Why is the group $Z_6$ under addition isomorphic to the group $Z_7^*$ under multiplication?

So I'm trying to answer this question:

Q. Which of the set are isomorphic to each other?

$S_3$, $Z_6$, $Z_3 \times Z_2$ and $Z_7^*$

Now I know that $S_3$ is not because its not abelian while $Z_6$, $Z_3 \times Z_2$ are since my professor said this:

The group $Z_n$ under addition is an abelian group which means $Z_6$ is abelian.

Now another idea is: The direct product of two cyclic groups $Z_m$ and $Z_n$ is isomorphic to ($Z_{mn}$,+) iff m and n are relatively prime.

For $Z_3 \times Z_2$, 3 and 2 are relatively prime which means $Z_6$ and $Z_3 \times Z_2$ are isomorphic.

Now, whats throwing me off is $Z_7^*$. I know $Z_7^*$ is composed of the elements {1,2,3,4,5,6}. So i've researched a bit online, and $Z_7^*$ has an order of 6 which I'm not understanding.

Also, it was mentioned that $Z_7^*$ is abelian. Therefore, are all groups $Z_n^*$ under multiplication an abelian group? and why does $Z_7^*$ have an order of 6? Also, I've seen people say $Z_7^*$ is cyclic and has a generator such as 3, I'm not understanding that concept or in other words, how is 3 a generator? because if i do $3^6$=729 and that is not divisible by 7.

Or if anyone has a different way to do this problem, that would help as well. I'm open to any ideas. thanks!


Let's look at the structure of $(\Bbb Z_7)^{\times}$ in some more detail.

$[1]$ isn't very interesting, it's clearly the (multiplicative) identity, though.

So now let's look at $[2]$, specifically, its powers.

$[2]^2 = [2]\cdot [2] = [4]$. This is...boring.

$[2]^3 = [2]\cdot[2]\cdot[2] = [8] = [1]$ (because $8 = 1 + 7$, so $8 \equiv 1$ (mod $7$)).

This tells us $[2]$ has order $3$.

OK, so now let's look at $[3]$.

$[3]^2 = [9] = [2]$. Thus $[3]^6 = ([3]^2)^3 = [2]^3 = [1]$. So the order of $[3]$ divides $6$ (this is, of course, self-evident by Lagrange).

As we saw above $[3]^2 = [2] \neq [1]$, so the order of $[3]$ is NOT $2$.

$[3]^3 = [27] = [6] \neq [1]$, so the order of $[3]$ is NOT $3$.

This means the order of $[3]$ must be $6$, so it generates the entire group:

$[3]^1 = [3]$

$[3]^2 = [2]$

$[3]^3 = [6]$

$[3]^4 = [4]$ ($81 = 4 + 7\ast 11$)

$[3]^5 = [5]$ ($243 = 5 + 7\ast 34$)

$[3]^6 = [1]$

Therefore, an isomorphism between $(\Bbb Z_6,+)$ and $((\Bbb Z_7)^{\times},\ast)$ is:

$[k]_6 \mapsto [3^k]_7$ (where the subscripts/brackets mean "equivalence class modulo").

Note $[3]^{-1} = [5]$, so we could have used $[5]$ as a generator instead.

  • $\begingroup$ why did you take an elemento or the same order as the group and suddenly said that this defined an isomorphism between the 2 groups? Is there a theorem about it? Could you help me? $\endgroup$ – Guerlando OCs Jul 11 '15 at 19:40
  • $\begingroup$ The order of an element is the same as the order of the cyclic group it generates. $\endgroup$ – David Wheeler Jul 11 '15 at 22:02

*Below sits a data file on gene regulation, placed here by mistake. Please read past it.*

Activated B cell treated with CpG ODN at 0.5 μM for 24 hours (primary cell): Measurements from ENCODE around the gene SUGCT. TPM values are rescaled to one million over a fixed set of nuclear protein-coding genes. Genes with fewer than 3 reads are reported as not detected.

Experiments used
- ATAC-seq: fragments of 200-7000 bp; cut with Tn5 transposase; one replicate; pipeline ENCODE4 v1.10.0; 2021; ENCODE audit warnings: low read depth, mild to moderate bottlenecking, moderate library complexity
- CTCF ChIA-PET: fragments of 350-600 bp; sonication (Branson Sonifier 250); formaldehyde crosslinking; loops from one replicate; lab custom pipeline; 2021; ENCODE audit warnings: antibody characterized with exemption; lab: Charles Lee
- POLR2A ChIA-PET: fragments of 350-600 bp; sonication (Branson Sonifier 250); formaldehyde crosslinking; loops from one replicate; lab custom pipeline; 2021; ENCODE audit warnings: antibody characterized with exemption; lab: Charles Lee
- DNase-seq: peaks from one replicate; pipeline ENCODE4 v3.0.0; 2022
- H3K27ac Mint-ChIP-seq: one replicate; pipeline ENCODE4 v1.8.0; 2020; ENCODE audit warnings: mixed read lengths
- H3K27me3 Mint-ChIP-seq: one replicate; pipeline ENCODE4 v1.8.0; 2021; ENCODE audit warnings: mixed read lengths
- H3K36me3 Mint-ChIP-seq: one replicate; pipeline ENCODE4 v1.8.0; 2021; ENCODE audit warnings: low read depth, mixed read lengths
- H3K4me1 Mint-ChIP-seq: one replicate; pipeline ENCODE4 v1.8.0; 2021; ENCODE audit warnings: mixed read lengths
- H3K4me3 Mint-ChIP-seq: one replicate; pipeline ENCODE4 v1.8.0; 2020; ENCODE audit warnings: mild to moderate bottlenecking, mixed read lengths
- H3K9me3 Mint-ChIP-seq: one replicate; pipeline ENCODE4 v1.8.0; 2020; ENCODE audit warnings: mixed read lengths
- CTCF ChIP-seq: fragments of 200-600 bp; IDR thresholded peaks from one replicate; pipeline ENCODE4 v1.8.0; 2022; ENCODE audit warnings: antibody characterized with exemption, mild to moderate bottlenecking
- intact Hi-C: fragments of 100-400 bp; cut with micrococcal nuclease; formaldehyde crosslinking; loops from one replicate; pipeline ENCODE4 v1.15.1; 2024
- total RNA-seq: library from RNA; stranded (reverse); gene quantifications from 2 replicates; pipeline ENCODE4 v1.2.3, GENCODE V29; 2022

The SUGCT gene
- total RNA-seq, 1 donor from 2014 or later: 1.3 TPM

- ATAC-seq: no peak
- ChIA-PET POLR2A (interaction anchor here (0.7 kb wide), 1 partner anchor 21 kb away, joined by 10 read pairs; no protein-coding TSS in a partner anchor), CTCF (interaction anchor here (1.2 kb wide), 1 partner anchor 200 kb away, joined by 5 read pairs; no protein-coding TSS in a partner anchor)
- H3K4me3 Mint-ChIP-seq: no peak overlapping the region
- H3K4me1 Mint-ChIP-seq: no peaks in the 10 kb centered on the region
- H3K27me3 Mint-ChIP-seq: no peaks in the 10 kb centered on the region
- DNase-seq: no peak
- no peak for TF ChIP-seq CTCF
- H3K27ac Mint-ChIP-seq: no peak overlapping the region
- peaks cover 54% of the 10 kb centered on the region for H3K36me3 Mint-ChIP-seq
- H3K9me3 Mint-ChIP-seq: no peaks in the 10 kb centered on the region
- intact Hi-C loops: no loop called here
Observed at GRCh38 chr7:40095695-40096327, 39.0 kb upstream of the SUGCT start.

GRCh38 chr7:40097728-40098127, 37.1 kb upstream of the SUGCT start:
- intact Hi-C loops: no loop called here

1 plays the same role in multiplication as 0 does in addition: $1\times a=a,0+a=a$. They are called the identity. (0 is the additive identity in $\mathbb{Z}_6$, 1 is the multiplicative identity in $\mathbb{Z}_7^\times$).
$3^6=729\equiv1\pmod7$, so six threes give the identity. Check that no smaller power of 3 is the identity, so 3 generates the whole group $\mathbb{Z}_7^\times$


What's throwing you off is the definition of $Z_{7}^{*}$={${[n]_{7}: gcd(n,7)=1}$} and is a group under multiplication not addition. And yes all $Z_{n}^{*}$ are abelian since the multiplication of integers is abelian. And To show that it's cyclic with a generator of 3, just take all powers of 3(mod7) between 1 and 7 and you'll see that you get every element of the group. Now the group has order 6 because there are six elements in the group. And by a well know theorem, any finite cyclic group of order n must be isomorphic to $Z_{n}$. Also a fun fact, every element besides the identity is a generator in $Z_{p}$ where p is prime. Once you learn the sylow theorems, you'll see why.

  • 1
    $\begingroup$ thanks for the fun fact, that should be helpful in the future ! $\endgroup$ – Justin Mar 10 '15 at 0:33

Because $(\mathbf{Z}/7\mathbf{Z})^{\times}$ is a cyclic group of order $6$, and any cyclic group of order $n$ is isomorphic to $\mathbf{Z}/n\mathbf{Z}$, by mapping any of its generators to $1$.

Now, why is $(\mathbf{Z}/7\mathbf{Z})^{\times}$ a cyclic group of order $6$ ? You have a conceptual reason : because it is the multiplicative group of the field $\mathbf{F}_7 = \mathbf{Z}/7\mathbf{Z}$. You have a down to earth reason : find a element $x$ in $(\mathbf{Z}/7\mathbf{Z})^{\times}$ such that $\{x^n\;|\;n\in\{0,\ldots,6\}\}$ is equal to $(\mathbf{Z}/7\mathbf{Z})^{\times}$. Do you see how to proceed ? Hint : what about $x = 3$ ? If it works, do you see why ?


Your Answer

By clicking “Post Your Answer”, you agree to our terms of service, privacy policy and cookie policy

Not the answer you're looking for? Browse other questions tagged or ask your own question.